Kingman off to big start with A's; Rose, Lasorda exchange favors
Every major league team that has employed Dave (King Kong) Kingman, and there have been seven if you count the New York Mets twice, has never quite known what to do with him in the field. The problem has always stemmed from the difference between his silver bat and his rhinestone glove, plus an attitude that once prompted him to pour a bucket of ice over a sports writer's head.Skip to next paragraph
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Kingman's ability to mash a baseball into outer space has never been questioned, of course, and so far this spring he's been even more explosive than usual. Furthermore, now that he is playing in the American League with its designated hitter rule, Dave can finally do his thing at the plate without any worries about the iron glove that has made life miserable for a handful of managers over the years.
Gainfully employed as Oakland's DH (although the Mets reportedly are paying all but $40,000 of his $675,000 yearly salary), Kingman presently leads the majors in home runs with 10 and in runs batted in with 26.
''Dave is so strong that he can hit half the baseball, as long it's the bottom half, and it will still go flying out of the park,'' explained A's Manager Steve Boros. ''We decided after looking at Kingman in spring training that if we gave him 400 at-bats this year, we could probably expect anywhere from 20 to 25 homers and 75 to 90 RBIs. But the way he has been going lately, we are beginning to think that maybe those numbers are too conservative.''
Kingman, who has been used mostly in the outfield during his 14-year big league career, has also played first and third base and in 1972 actually pitched briefly in a relief role with the San Francisco Giants. His most productive year to date was 1979, when he batted .288, hit 48 homers, and drove in 115 runs with the Chicago Cubs.
''The A's don't care about my batting average or my strikeouts,'' Kingman recently told reporters. ''They just want me to drive in runs any way I can. Of course after all those years in the National League, I'm still unfamiliar with most American League pitchers. But by not having to play in the field, I find I'm a lot fresher in the late innings when a lot of pitchers are beginning to tire or struggle with their control.''
Oakland, by ignoring Kingman's Edsel image, may have gotten itself a Cadillac at pre-1970 Volkswagen prices. Lasorda prods young Rose
Pete Rose says that his son Petey Jr. is a Los Angeles Dodgers fan and that he is real close with manager Tommy Lasorda. ''One time when Petey came home with a lousy report card, I called Lasorda on the phone and asked him if he'd get in touch with my kid and blast him a little on his schoolwork,'' Rose said. ''Of course I didn't tell Petey that Tommy was going to call. Well, I don't know what Lasorda said, but it did the trick.''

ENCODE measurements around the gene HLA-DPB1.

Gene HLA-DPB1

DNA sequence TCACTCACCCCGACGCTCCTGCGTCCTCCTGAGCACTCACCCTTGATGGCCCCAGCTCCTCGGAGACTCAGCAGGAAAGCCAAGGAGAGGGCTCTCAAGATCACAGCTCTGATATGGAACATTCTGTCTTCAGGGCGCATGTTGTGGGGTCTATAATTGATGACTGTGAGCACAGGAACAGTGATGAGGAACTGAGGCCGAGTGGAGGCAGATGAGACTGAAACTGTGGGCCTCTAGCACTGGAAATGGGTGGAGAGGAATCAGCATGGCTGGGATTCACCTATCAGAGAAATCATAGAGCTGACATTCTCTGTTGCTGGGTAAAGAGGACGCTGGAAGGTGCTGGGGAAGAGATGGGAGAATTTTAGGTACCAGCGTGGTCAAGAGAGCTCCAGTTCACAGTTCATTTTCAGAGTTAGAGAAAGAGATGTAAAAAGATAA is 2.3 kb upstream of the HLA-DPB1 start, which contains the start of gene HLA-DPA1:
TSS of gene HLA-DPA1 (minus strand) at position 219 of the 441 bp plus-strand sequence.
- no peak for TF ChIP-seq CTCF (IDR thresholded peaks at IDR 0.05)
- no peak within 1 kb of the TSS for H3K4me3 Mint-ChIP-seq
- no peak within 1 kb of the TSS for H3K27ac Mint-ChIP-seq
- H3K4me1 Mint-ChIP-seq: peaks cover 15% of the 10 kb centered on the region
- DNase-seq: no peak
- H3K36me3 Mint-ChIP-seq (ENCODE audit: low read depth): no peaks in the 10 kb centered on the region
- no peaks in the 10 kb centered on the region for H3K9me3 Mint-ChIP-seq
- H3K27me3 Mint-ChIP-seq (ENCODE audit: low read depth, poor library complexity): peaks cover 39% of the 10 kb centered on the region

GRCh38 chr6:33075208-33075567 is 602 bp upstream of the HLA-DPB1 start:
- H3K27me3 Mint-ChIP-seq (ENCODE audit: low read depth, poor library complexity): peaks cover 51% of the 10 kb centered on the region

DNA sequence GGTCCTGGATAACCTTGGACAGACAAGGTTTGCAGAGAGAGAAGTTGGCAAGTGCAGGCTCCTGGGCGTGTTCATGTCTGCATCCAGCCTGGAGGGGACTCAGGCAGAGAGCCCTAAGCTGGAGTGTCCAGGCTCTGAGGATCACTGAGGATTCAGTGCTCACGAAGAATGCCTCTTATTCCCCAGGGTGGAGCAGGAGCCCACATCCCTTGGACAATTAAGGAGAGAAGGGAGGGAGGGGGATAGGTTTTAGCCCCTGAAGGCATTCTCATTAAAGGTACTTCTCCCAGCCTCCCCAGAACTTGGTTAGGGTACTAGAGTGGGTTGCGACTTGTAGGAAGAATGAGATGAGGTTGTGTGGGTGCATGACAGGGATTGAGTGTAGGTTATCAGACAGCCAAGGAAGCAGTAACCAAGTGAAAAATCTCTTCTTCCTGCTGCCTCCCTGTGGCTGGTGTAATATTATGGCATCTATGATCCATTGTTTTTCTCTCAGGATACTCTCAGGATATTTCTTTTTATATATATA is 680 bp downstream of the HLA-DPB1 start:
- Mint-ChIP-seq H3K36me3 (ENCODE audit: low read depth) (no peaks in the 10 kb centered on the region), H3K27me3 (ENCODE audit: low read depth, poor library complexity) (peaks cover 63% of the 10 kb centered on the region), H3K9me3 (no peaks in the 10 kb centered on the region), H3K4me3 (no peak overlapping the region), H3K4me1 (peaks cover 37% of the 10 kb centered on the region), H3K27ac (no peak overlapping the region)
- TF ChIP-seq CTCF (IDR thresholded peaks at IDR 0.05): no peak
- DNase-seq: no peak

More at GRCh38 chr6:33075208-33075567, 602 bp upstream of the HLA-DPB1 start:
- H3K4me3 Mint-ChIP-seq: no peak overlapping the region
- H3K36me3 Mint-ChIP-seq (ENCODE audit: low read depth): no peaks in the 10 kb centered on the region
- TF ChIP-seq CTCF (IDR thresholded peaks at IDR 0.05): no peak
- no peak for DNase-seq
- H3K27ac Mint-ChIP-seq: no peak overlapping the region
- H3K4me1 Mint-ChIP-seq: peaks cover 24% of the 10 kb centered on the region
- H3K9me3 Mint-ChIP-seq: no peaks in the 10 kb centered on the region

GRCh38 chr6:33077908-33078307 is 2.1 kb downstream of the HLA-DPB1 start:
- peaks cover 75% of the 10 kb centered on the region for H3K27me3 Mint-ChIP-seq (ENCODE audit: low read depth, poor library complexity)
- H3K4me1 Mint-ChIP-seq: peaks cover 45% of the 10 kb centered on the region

Asked if he didn't feel he now owed Lasorda a favor, Pete replied: ''No way. During Steve Sax's rookie year with L.A., Tommy called me and asked if I'd take Sax to dinner with me some night and try to relax him a little. Not that the kid wasn't doing alright, but it helps sometimes to get advice and a pat on the back from someone with another team. In fact, Steve and I had dinner twice that season.'' For the record, that was 1982, the season Sax was voted National League Rookie of the Year! Elsewhere around the majors
* The Kansas City Royals think they have the best group of rookie pitchers this year in the American League. That would be right-handers Bret Saberhagen and Mark Gubicza (pronounced Goo-buh-zah), plus left-hander Danny Jackson. Saberhagen, who was originally drafted as a shortstop by the Royals, was the first pitcher to beat the Detroit Tigers this season.
* From left-hander Frank Tanana of the Texas Rangers, who has become a junkball pitcher after several years of being one of the hardest throwers in either league: ''Once you lose your fastball, you either learn how to pitch or get into another profession. Well, I've learned how to keep the hitters off balance by changing speeds on them. Actually it isn't how hard you throw the ball but where you throw it. Between my control and doing the unexpected, I've become a winner again.''
* The rebuilt Cleveland Indians, who are stressing speed this season, have five players who led their teams in stolen bases last year. They are Julio Franco (Indians); Otis Nixon (Columbus); Tony Bernazard (Seattle); Brett Butler (Atlanta), and Kevin Rhomberg (Charleston).